I wish we could help out more on this one, but this is using someone else’s recipe and process in a way I don’t feel comfortable with (since they recommend not using a cure or nitrite/nitrate). There really isn’t an answer I’d feel safe giving you since this is not something we’ve done and tested like this before.
My suggestion on hams is always to follow our standard recipe here:
My best alternative suggestion is to look for more information from a state University Meat Extension Department. They have usually done the proper research and development to provide better guidance. The University of Missouri has an article here that might be of help: https://extension2.missouri.edu/g2526
For the future, I’ll see if we can develop a recipe and process here to provide better guidance towards processing hams in this manner.
New to the forum and excited to learn! Looking to smoke my first batch of summers on my smoker. I noticed they have strings for hanging, but my smoker is set up more like a traditional barrel grill.
Questions: If I lay my summers on the grate of the smoker, will the casings burst/burn?
Thanks in advance!
The article does not cover when to cold smoke a cured ham. I have 16 wild hog hams in brine as of last night. I need to know at what point do I put them in the smoke house for this phase of the process.
For this version of Landjaeger, we did actually cook it. It could be made differently, but for our entry level MeatgisticsU course, it’s easier and safer to give instructions on doing a proper thermal processing. (Someday we will have to try to get to doing a completely traditional dry cured version.)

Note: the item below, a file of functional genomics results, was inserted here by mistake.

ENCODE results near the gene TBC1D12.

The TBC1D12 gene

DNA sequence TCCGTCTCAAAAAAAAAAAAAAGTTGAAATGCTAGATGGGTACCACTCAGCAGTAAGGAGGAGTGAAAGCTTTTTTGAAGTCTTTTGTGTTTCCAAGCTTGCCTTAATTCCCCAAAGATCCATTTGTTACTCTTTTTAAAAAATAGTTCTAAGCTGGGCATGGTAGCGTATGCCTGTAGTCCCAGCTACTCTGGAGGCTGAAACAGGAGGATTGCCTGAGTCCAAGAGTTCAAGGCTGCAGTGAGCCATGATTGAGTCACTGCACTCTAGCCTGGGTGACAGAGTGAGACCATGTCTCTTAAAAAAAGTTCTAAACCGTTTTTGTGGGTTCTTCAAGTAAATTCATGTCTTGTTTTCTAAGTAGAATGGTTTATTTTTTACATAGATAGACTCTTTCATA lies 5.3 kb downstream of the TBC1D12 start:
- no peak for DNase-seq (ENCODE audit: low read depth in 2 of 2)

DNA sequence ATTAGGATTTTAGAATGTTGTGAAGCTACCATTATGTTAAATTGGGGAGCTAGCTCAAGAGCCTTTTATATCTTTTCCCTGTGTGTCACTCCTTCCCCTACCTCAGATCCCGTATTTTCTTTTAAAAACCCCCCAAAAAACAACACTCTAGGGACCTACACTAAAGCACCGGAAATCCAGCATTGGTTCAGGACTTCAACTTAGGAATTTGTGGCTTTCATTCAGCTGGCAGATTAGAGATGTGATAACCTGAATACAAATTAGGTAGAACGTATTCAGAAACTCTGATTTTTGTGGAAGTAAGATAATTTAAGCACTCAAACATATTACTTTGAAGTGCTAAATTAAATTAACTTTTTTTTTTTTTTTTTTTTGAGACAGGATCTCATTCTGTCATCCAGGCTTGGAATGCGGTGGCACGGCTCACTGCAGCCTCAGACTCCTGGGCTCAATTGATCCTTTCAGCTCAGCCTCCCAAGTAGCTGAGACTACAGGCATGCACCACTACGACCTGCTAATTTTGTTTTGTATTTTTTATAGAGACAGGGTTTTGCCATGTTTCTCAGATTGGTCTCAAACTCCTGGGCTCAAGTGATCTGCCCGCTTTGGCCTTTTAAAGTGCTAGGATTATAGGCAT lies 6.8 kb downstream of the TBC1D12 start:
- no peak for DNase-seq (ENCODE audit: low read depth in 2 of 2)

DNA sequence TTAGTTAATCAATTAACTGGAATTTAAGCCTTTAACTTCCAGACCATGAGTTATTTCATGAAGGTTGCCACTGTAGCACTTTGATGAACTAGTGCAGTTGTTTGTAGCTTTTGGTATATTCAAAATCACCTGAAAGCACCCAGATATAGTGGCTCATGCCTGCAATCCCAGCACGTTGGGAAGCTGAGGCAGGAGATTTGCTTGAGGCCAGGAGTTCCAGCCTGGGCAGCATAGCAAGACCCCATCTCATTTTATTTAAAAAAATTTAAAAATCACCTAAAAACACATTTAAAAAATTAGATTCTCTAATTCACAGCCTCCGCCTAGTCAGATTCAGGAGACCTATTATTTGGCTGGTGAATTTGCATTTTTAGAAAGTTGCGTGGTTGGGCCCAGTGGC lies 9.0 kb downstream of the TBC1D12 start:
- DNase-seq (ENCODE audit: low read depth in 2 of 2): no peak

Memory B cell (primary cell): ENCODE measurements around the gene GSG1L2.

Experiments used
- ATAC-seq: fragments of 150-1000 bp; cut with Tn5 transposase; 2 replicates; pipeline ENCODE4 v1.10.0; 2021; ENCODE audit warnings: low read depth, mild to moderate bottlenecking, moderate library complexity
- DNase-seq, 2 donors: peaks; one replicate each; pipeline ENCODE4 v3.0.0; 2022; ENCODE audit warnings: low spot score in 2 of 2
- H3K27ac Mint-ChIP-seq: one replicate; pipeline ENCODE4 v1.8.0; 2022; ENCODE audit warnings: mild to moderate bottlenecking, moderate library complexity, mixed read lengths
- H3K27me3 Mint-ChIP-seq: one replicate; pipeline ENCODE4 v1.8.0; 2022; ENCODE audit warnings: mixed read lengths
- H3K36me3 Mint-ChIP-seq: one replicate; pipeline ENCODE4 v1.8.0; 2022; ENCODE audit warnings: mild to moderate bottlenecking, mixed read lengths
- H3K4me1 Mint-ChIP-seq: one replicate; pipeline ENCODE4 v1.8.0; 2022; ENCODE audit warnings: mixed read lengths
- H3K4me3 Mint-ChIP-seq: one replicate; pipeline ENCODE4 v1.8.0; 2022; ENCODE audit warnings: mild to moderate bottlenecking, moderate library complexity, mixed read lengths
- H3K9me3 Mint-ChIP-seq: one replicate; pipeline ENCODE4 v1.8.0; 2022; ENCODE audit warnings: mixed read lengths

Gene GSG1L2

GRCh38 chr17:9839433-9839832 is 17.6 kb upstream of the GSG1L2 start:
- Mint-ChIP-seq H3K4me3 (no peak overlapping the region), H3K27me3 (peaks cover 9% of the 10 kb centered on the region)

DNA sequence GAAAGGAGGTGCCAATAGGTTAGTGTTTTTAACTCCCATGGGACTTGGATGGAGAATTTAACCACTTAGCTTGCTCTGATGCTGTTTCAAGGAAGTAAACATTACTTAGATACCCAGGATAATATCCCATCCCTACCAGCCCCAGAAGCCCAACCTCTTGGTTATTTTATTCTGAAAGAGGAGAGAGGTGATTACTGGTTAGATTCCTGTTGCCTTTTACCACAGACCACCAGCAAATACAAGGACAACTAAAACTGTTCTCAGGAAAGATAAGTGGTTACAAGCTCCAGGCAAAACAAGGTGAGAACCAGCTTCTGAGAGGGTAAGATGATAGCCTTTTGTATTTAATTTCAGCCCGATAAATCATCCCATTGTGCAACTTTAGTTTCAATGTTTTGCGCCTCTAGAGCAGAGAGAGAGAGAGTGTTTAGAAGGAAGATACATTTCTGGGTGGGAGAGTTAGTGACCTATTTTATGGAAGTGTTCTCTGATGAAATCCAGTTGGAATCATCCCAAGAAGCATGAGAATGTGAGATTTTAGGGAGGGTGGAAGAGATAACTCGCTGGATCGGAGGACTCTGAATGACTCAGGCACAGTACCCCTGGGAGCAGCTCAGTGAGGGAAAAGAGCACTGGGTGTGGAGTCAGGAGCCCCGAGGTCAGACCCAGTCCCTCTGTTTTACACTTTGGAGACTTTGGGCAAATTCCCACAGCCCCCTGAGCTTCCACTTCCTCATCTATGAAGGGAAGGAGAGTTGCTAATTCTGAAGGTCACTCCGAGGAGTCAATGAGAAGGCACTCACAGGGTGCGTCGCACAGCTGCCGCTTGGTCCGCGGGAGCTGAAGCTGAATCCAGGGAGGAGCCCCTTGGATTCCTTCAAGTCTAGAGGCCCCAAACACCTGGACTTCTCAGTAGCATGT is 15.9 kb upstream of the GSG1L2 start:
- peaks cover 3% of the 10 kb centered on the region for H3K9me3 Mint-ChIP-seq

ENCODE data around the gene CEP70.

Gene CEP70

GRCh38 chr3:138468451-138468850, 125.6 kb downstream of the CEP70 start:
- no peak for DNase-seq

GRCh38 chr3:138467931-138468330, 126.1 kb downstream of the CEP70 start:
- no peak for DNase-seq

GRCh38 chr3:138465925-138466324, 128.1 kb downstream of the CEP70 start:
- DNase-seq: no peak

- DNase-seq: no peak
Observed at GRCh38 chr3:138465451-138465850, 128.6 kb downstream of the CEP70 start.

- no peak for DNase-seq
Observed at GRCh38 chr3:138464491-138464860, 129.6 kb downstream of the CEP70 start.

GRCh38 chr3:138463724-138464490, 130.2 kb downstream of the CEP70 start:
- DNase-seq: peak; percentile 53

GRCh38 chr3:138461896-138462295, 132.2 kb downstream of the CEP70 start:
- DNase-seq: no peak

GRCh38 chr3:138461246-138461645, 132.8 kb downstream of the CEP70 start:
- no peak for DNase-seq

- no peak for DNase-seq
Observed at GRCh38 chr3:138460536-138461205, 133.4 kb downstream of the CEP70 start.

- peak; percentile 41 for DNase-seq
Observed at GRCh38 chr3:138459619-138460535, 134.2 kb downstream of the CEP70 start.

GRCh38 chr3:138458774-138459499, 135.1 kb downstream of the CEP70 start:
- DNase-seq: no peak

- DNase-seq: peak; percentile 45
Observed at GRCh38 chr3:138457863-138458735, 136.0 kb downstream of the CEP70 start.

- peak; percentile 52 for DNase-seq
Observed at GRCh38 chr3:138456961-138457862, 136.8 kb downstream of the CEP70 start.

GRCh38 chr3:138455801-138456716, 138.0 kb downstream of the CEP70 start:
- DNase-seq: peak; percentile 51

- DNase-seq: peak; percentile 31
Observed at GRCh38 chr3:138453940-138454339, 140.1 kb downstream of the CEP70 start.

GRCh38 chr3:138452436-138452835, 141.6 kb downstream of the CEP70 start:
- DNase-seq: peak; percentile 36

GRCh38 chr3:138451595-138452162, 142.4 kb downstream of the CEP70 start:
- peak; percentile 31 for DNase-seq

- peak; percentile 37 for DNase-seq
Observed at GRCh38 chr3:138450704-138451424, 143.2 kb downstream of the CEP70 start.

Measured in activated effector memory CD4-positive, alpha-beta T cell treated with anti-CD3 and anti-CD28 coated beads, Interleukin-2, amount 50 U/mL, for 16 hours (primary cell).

Smoked Meat Stabilizer and Sodium Erythorbate are similar to each other, but definitely not a replacement for a real cure, like Sure Cure. They simply act as cure accelerators, speeding up the conversion of nitrite in sausage during thermal processing. Using an accelerator (like one of these, or Encapsulated Citric Acid) allows you to skip the holding stage after stuffing and go straight into the smokehouse.
In the ‘Meat Block’ you don’t list using a cure. The packet of Landjaeger seasoning I purchased came with a packet of Cure.
As this is a sausage that is ment to be consumed without cooking shouldn’t a cure be used. I know you put in the wrap up about using Smoked Meat Stabilizer or Sodium Erythorbate are they equivalent to using a true cure.
You shouldn’t have a noticeable difference in stuffing based upon the difference of using a grinder or a bowl chopper.
Your biggest help in making stuffing easier will be using plenty of water. At least 1 quart per 25 lb meat block, but up to 2 quarts is even better. And, your lean to fat ratio will make a difference. Leaner meat will be harder to stuff while a higher fat content will make things easier. Keep the meat as cold as possible too and that will help make things a little easier to stuff as well.